“This is the largest fundraising effort in Gifford’s 112-year history. Thanks to generous community support and our dedicated volunteer campaign steering committee, we are $800,000 from our $5 million campaign goal,” said Development Director Ashley Lincoln. “Years of creative planning and good fiscal stewardship made it possible for us to create industry standard private rooms, respond to a real need for senior housing, and upgrade our popular Birthing Center in this one project. It has been so satisfying to see the finished projects open and operating this year!”
On December 18th, every employee on Gifford’s main campus arrived to find a bag filled with four homemade cookies and a homemade caramel, either waiting on their desk or hand-delivered by an amazing Christmas spirit wearing a bright red reindeer nose.
Katelyn Duprey, a RN on HP, worked the night shift last night. After her shift ended, she pushed a cart overflowing with treats to every section of the hospital, making sure she left a bag for each staff member.
It took 48 batches of cookie dough and 7 batches of caramel to fill the 465 bags. Duprey and her mother Gloria started baking on Monday morning, helped by two friends, and they finished filling the last bag at 3 p.m. on Thursday afternoon.
“I made up all the cookie dough in advance and we worked on a rotation system,” she explained. “Two trays of cookies in the oven, two trays cooling, and 2 trays lined with dough, ready to bake. “
Duprey began working at Gifford just before Christmas in 2013. Last year she made Christmas cookies for her co-workers on the HP/TCU units, adding extras for others in the hospital.
“I thought I gave out cookies to the entire hospital last year, but then I realized this year there were so many more here on the main campus!” she said. “So I counted up all the employees on the address book to make sure I had enough.”
“This tastes like Christmas in a cookie!” lab technician Susan Gallagher said, as she helped with the distribution cart Friday morning.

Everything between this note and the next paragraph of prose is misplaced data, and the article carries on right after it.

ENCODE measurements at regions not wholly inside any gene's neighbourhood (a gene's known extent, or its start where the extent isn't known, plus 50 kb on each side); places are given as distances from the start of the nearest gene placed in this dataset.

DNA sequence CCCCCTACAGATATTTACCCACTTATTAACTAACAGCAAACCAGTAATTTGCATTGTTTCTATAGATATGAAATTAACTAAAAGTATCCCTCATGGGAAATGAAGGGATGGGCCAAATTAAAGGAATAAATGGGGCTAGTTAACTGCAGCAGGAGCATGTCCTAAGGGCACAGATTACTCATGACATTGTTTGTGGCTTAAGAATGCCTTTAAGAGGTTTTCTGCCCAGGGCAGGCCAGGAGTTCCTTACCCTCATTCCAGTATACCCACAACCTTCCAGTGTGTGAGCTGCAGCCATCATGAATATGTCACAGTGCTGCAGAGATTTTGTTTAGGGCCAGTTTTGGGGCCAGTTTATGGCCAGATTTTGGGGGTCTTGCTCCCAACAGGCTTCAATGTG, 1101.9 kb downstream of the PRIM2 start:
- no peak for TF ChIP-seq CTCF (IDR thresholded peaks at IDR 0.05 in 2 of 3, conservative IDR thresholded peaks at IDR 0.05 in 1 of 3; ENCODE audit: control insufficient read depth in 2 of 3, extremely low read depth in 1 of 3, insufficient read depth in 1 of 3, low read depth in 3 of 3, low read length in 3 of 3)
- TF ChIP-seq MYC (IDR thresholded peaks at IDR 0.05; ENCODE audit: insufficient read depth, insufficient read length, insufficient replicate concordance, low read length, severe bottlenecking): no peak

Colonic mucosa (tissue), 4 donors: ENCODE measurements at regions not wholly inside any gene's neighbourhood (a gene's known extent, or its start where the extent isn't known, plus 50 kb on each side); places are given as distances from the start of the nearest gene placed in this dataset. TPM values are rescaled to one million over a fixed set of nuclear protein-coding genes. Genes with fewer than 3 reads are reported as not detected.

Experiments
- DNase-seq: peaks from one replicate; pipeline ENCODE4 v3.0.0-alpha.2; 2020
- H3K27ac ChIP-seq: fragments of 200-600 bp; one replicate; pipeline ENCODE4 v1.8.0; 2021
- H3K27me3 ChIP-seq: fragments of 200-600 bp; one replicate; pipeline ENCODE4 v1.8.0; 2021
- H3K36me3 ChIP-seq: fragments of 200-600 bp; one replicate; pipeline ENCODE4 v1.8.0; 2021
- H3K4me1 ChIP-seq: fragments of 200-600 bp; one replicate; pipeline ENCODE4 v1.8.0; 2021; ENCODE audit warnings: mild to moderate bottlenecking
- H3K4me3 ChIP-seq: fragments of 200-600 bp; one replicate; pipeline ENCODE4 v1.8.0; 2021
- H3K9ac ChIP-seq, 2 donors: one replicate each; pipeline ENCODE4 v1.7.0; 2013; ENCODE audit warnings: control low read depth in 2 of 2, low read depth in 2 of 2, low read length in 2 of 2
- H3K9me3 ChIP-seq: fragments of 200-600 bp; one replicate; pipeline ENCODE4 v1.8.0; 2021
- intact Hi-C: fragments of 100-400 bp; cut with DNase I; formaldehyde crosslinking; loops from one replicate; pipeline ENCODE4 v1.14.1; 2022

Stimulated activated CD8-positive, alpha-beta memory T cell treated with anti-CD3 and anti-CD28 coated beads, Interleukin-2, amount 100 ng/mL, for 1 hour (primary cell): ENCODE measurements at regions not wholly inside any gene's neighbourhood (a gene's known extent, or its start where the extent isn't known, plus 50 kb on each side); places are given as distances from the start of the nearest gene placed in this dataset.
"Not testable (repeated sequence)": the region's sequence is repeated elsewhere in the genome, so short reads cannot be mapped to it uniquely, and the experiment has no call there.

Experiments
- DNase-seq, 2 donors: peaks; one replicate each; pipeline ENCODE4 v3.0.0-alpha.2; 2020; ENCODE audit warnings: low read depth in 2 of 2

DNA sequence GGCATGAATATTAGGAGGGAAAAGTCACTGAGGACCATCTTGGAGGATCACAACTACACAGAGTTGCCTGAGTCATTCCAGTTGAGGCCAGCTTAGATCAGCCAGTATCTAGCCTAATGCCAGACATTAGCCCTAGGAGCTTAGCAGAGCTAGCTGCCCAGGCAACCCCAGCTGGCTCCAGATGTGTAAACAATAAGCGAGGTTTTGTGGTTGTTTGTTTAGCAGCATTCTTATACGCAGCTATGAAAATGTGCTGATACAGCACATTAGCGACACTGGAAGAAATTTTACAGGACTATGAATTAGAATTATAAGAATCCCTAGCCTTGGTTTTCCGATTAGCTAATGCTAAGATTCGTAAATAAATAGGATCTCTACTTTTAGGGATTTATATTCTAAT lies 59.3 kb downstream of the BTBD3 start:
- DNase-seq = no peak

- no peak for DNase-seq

Duprey says comments like this, and the surprised reaction of people receiving an unexpected “goodie bag”, makes all the work worthwhile.
She said by far the best reaction this year came from Administrator Joe Woodin, who was uncharacteristically at a loss for words when given his gift.
“He just stood there looking at all the bags and saying, “Impossible! Impossible!” Duprey said.
Exhibit Features Art and Photographs by Joann and Lou DiNicola
Provided courtesy of artist; “Lincoln Farm Pumpkins,” by Randolph artist Joann DiNicola
An exhibit of works by artist Joann DiNicola and photographer Lou DiNicola is on display through January 6, 2016, at the Gifford Medical Center art gallery.
Joann “Rig” DiNicola taught art in the public schools for 29 years and now works out of The Arte di Luna Studio in Randolph. She is a signature member of the Vermont Watercolor Society and a member of the Northern Vermont Artists Association, the Valley Arts Foundation, and the Bryan Memorial Gallery in Jeffersonville, VT
“Portraits of people, animals, and old vehicles are favorite subjects for me, but I am always on the watch for inspiration wherever it may be found,” she said. “I work in a variety of media: transparent watercolor, pastels and acrylic paint, and photography.”
Provided courtesy of artist; “Waiting,” by Randolph photographer Lou DiNicola
Lou DiNicola, who is also a pediatrician at Gifford, had his first camera at 13 and has been taking pictures ever since. After moving to Vermont in 1976 to begin his career in medicine, he continued with photography in his spare time. For more than 40 years he worked with film, mostly in landscape and nature photography, but now works exclusively in digital format.
“With digital format I have control over the entire process, and in composing, editing, printing, and framing I can present something that is my own work,” he said. “My passion is to use my camera to capture a moment in time that will linger in the minds of the viewer, hopefully evoking a renewed sense of wonder of the world around us.”
This exhibit is free and open to the public, and will be displayed through January 6, 2016. The gallery is located just inside the hospital’s main entrance at 44 S, Main St. (Route 12) in Randolph. Call Gifford at (802) 728-7000 for more information.